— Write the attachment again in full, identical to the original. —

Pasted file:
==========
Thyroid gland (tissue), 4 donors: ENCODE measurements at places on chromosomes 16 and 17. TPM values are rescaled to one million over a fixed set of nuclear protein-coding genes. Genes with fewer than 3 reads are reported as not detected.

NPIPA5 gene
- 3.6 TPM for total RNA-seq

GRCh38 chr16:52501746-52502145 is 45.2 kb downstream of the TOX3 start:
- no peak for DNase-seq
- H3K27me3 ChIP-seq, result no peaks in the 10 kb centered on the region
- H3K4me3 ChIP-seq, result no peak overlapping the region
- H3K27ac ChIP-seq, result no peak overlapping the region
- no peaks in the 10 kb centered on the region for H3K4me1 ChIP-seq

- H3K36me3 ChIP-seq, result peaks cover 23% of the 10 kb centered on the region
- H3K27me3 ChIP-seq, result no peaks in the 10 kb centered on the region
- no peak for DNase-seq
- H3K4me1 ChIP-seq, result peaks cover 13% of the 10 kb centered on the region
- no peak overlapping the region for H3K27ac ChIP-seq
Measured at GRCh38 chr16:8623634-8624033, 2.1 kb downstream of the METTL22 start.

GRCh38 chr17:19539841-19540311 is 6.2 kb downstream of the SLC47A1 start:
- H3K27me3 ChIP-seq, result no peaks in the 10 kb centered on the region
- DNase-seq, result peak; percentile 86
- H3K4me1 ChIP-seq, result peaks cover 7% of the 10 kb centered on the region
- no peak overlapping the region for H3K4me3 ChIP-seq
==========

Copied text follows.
Thyroid gland (tissue), 4 donors: ENCODE measurements at places on chromosomes 16 and 17. TPM values are rescaled to one million over a fixed set of nuclear protein-coding genes. Genes with fewer than 3 reads are reported as not detected.

NPIPA5 gene
- 3.6 TPM for total RNA-seq

GRCh38 chr16:52501746-52502145 is 45.2 kb downstream of the TOX3 start:
- no peak for DNase-seq
- H3K27me3 ChIP-seq, result no peaks in the 10 kb centered on the region
- H3K4me3 ChIP-seq, result no peak overlapping the region
- H3K27ac ChIP-seq, result no peak overlapping the region
- no peaks in the 10 kb centered on the region for H3K4me1 ChIP-seq

- H3K36me3 ChIP-seq, result peaks cover 23% of the 10 kb centered on the region
- H3K27me3 ChIP-seq, result no peaks in the 10 kb centered on the region
- no peak for DNase-seq
- H3K4me1 ChIP-seq, result peaks cover 13% of the 10 kb centered on the region
- no peak overlapping the region for H3K27ac ChIP-seq
Measured at GRCh38 chr16:8623634-8624033, 2.1 kb downstream of the METTL22 start.

GRCh38 chr17:19539841-19540311 is 6.2 kb downstream of the SLC47A1 start:
- H3K27me3 ChIP-seq, result no peaks in the 10 kb centered on the region
- DNase-seq, result peak; percentile 86
- H3K4me1 ChIP-seq, result peaks cover 7% of the 10 kb centered on the region
- no peak overlapping the region for H3K4me3 ChIP-seq